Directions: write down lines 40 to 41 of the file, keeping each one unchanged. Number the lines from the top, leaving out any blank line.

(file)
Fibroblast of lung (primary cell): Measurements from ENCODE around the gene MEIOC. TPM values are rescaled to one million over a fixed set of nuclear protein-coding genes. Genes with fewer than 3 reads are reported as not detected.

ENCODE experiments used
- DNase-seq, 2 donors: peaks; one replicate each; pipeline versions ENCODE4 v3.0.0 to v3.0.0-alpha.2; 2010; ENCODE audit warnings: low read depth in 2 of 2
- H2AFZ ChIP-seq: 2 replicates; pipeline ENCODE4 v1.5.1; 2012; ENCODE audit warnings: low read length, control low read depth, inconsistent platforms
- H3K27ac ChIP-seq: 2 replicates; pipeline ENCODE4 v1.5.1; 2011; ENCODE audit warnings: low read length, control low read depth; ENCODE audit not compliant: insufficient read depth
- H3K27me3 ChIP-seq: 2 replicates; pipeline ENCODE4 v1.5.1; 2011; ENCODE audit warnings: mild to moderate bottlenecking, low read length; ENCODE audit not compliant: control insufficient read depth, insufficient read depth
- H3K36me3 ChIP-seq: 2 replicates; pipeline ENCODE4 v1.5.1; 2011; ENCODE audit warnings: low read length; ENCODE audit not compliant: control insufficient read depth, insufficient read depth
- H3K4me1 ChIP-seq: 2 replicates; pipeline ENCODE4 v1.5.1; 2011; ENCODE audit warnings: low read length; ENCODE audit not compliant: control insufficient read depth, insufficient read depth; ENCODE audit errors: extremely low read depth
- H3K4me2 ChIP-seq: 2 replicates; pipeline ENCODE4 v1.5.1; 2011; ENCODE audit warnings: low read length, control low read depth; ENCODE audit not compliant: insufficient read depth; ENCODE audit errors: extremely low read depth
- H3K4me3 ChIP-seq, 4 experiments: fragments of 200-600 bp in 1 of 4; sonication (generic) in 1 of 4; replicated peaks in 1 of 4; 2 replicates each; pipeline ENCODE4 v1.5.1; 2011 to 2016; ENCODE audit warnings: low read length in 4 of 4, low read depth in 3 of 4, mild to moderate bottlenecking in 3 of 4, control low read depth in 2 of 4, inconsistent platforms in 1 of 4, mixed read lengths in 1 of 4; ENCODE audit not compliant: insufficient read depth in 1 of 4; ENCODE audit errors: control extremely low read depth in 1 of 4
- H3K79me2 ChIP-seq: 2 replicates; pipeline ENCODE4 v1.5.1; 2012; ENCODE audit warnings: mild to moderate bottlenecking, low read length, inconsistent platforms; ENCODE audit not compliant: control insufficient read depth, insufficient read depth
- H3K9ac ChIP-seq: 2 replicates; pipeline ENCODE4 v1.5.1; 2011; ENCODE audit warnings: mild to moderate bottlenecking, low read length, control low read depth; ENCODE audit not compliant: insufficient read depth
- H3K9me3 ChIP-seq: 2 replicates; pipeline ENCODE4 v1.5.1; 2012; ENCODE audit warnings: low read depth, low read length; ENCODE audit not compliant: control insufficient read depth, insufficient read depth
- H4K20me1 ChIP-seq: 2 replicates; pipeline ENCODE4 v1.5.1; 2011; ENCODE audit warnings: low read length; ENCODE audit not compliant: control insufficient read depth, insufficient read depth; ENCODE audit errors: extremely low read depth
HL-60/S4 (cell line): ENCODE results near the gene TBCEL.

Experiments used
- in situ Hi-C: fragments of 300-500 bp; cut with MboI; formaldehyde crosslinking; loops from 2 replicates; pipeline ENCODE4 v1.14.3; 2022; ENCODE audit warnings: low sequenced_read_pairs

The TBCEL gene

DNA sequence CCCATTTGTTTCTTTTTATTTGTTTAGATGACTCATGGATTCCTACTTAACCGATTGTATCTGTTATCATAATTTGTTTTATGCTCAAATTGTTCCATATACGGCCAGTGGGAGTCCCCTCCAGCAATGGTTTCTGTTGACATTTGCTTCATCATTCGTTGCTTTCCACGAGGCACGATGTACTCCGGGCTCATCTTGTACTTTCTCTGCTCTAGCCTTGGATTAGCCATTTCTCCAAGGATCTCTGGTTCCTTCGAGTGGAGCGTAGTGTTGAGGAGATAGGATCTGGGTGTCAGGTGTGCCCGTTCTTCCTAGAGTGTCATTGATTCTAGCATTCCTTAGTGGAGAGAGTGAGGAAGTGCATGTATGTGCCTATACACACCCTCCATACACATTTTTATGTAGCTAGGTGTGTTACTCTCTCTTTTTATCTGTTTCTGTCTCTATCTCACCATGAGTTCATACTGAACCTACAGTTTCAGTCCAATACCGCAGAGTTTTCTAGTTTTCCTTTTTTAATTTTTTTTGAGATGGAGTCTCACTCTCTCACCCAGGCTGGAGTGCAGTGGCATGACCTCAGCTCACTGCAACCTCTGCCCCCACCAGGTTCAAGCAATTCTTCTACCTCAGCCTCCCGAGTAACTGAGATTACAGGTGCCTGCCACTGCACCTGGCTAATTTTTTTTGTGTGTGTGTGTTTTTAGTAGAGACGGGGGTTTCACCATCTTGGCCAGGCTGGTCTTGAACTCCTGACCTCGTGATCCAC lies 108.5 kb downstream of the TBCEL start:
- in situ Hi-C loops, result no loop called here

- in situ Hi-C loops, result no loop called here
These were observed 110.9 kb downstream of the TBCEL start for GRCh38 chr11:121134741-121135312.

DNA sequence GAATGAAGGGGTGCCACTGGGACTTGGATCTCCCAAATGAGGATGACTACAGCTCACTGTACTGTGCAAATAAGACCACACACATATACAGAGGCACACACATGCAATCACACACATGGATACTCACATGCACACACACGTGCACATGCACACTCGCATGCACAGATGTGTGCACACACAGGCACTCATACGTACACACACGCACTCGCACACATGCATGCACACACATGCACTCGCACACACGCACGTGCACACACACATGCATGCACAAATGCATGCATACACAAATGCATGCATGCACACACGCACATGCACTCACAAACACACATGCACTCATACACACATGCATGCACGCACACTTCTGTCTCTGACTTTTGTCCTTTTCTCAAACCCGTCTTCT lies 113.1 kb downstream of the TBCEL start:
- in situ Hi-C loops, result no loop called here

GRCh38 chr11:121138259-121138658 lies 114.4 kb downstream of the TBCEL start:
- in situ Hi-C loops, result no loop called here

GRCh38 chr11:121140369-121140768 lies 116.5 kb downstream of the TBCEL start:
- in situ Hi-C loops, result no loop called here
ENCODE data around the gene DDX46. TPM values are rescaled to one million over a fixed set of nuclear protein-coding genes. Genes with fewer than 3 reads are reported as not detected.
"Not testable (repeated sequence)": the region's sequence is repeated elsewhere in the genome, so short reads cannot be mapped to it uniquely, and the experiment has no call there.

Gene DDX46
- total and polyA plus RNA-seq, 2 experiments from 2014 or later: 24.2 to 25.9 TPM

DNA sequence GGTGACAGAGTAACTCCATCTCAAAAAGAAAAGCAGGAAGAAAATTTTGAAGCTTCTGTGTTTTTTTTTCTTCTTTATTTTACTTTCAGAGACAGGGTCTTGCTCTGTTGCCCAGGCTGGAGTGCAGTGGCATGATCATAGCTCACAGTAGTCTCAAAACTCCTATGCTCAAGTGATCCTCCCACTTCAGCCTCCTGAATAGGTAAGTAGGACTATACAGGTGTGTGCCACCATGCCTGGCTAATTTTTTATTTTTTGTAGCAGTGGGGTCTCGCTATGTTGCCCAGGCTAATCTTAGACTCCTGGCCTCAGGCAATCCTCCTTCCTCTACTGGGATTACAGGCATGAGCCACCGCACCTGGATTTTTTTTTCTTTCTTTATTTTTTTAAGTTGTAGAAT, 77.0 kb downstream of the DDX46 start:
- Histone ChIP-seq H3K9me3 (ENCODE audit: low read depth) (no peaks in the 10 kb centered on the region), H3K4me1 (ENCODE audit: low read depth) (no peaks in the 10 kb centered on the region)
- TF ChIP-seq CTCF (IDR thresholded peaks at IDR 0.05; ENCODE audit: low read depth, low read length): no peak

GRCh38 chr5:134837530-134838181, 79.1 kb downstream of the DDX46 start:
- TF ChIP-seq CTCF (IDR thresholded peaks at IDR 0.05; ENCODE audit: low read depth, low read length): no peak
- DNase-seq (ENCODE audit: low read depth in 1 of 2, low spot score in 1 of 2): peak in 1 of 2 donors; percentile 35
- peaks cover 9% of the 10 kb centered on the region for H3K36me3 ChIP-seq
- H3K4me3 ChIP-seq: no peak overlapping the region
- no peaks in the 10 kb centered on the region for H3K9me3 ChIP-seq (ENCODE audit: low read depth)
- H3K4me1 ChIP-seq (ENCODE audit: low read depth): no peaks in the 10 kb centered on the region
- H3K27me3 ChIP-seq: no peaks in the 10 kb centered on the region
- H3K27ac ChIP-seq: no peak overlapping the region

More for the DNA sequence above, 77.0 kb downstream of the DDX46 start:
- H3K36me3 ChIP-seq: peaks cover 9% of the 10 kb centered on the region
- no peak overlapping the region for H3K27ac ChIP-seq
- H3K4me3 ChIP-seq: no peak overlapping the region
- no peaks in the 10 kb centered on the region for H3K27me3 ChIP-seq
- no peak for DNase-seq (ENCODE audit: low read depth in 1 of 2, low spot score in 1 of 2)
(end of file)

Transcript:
- H3K4me3 ChIP-seq: no peak overlapping the region
- no peaks in the 10 kb centered on the region for H3K9me3 ChIP-seq (ENCODE audit: low read depth)